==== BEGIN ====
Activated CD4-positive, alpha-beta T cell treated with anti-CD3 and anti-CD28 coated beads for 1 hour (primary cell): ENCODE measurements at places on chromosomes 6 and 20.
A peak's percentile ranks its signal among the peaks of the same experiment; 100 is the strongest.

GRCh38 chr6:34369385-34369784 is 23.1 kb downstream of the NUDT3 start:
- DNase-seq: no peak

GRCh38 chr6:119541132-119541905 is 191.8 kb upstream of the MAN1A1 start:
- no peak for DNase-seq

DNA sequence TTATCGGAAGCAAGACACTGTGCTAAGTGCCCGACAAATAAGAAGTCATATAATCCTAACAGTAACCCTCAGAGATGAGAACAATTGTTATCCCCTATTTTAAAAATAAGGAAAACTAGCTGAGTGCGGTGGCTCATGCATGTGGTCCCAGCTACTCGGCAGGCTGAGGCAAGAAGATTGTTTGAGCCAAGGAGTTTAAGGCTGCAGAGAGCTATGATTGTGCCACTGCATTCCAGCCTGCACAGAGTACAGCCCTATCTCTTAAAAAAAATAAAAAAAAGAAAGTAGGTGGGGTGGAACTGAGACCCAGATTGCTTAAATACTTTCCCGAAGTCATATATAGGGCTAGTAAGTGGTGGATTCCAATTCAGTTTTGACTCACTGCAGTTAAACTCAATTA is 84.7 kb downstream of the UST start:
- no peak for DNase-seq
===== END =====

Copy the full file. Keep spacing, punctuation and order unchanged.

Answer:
Activated CD4-positive, alpha-beta T cell treated with anti-CD3 and anti-CD28 coated beads for 1 hour (primary cell): ENCODE measurements at places on chromosomes 6 and 20.
A peak's percentile ranks its signal among the peaks of the same experiment; 100 is the strongest.

GRCh38 chr6:34369385-34369784 is 23.1 kb downstream of the NUDT3 start:
- DNase-seq: no peak

GRCh38 chr6:119541132-119541905 is 191.8 kb upstream of the MAN1A1 start:
- no peak for DNase-seq

DNA sequence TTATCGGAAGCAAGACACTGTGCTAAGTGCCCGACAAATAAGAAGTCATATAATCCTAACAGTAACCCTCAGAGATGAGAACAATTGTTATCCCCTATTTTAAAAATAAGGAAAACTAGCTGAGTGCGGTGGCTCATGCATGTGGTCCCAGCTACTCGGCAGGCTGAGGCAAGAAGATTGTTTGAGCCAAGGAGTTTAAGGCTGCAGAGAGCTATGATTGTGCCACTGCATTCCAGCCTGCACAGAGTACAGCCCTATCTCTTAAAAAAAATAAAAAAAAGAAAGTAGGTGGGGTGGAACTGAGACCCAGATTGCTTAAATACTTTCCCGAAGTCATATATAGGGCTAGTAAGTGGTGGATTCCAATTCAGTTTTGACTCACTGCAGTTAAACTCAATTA is 84.7 kb downstream of the UST start:
- no peak for DNase-seq